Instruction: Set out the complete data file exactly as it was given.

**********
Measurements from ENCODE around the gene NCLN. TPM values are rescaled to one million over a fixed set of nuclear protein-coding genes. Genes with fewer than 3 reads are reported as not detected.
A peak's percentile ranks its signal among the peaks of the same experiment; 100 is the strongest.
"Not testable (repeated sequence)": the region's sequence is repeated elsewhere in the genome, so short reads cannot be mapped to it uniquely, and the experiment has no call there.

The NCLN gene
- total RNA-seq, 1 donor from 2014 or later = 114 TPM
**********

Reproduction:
Measurements from ENCODE around the gene NCLN. TPM values are rescaled to one million over a fixed set of nuclear protein-coding genes. Genes with fewer than 3 reads are reported as not detected.
A peak's percentile ranks its signal among the peaks of the same experiment; 100 is the strongest.
"Not testable (repeated sequence)": the region's sequence is repeated elsewhere in the genome, so short reads cannot be mapped to it uniquely, and the experiment has no call there.

The NCLN gene
- total RNA-seq, 1 donor from 2014 or later = 114 TPM